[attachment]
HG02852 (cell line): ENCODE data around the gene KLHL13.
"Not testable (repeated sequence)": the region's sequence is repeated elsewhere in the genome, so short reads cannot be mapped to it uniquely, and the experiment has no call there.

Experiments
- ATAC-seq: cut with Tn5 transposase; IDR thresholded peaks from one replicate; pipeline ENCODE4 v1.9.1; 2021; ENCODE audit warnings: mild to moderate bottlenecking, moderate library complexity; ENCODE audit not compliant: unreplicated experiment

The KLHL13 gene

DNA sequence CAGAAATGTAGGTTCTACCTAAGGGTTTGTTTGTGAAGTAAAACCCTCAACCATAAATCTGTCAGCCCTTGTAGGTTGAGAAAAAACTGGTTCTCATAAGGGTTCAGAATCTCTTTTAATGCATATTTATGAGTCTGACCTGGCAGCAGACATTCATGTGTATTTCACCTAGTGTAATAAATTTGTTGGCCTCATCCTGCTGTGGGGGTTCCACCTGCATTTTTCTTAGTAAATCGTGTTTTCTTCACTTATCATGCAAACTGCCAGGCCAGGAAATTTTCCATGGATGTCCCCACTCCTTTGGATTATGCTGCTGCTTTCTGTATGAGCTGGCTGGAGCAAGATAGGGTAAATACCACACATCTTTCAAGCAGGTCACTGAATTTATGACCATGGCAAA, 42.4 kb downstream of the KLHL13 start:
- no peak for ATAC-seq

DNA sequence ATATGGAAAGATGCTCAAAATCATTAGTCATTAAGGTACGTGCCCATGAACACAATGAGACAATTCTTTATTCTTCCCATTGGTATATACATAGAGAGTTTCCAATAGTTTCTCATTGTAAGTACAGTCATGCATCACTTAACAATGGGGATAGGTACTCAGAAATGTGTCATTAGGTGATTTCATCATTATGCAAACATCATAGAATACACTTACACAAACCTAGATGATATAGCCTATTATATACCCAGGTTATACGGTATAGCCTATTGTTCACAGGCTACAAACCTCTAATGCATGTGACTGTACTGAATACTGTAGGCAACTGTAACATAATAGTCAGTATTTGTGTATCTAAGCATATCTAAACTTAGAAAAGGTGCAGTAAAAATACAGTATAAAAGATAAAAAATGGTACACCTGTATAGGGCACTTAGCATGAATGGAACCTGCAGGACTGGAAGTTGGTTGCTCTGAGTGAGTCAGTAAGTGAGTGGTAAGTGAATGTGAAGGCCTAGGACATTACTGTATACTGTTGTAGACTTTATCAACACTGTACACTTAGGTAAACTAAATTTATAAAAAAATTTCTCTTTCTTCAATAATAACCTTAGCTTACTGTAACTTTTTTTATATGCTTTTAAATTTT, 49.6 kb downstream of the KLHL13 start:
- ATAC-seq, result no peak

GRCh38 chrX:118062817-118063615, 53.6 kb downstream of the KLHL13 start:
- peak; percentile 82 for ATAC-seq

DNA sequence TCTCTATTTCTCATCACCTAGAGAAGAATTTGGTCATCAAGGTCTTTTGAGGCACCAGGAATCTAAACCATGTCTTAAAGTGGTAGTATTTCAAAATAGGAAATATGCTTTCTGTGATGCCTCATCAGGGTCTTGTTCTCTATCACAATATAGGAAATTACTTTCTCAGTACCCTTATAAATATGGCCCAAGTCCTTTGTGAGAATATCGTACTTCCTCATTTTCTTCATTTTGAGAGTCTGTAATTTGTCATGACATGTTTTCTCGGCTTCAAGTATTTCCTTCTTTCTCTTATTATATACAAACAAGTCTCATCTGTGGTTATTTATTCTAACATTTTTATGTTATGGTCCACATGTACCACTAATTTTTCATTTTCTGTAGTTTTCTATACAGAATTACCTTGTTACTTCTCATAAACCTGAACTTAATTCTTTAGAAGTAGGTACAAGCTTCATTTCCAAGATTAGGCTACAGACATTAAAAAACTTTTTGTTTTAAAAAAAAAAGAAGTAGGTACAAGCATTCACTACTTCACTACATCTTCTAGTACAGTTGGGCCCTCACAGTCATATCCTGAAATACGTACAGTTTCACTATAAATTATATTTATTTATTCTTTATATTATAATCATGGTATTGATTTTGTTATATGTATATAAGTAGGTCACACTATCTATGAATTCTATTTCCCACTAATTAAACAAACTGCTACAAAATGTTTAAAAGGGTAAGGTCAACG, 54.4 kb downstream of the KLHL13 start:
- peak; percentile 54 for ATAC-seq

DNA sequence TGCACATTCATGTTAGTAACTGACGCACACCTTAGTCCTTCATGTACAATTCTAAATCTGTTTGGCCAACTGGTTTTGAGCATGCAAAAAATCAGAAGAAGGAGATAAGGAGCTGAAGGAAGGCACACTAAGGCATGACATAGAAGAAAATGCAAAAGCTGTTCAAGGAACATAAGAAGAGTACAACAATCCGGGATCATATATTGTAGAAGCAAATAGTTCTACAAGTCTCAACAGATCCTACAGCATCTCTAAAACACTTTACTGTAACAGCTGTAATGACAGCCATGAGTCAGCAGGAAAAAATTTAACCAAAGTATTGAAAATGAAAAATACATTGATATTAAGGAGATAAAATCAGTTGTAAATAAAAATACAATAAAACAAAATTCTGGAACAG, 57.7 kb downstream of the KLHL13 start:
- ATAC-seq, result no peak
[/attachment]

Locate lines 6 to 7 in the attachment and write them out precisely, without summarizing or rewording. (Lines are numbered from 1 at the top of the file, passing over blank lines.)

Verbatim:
DNA sequence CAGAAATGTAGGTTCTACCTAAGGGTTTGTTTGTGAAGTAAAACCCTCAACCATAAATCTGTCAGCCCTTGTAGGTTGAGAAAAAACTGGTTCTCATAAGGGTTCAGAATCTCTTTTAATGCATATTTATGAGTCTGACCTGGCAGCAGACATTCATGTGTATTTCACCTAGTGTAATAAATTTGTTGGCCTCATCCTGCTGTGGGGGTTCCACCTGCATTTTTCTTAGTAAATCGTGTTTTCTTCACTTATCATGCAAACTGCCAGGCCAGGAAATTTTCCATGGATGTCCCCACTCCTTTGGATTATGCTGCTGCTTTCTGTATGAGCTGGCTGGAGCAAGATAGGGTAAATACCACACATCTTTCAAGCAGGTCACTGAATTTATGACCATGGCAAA, 42.4 kb downstream of the KLHL13 start:
- no peak for ATAC-seq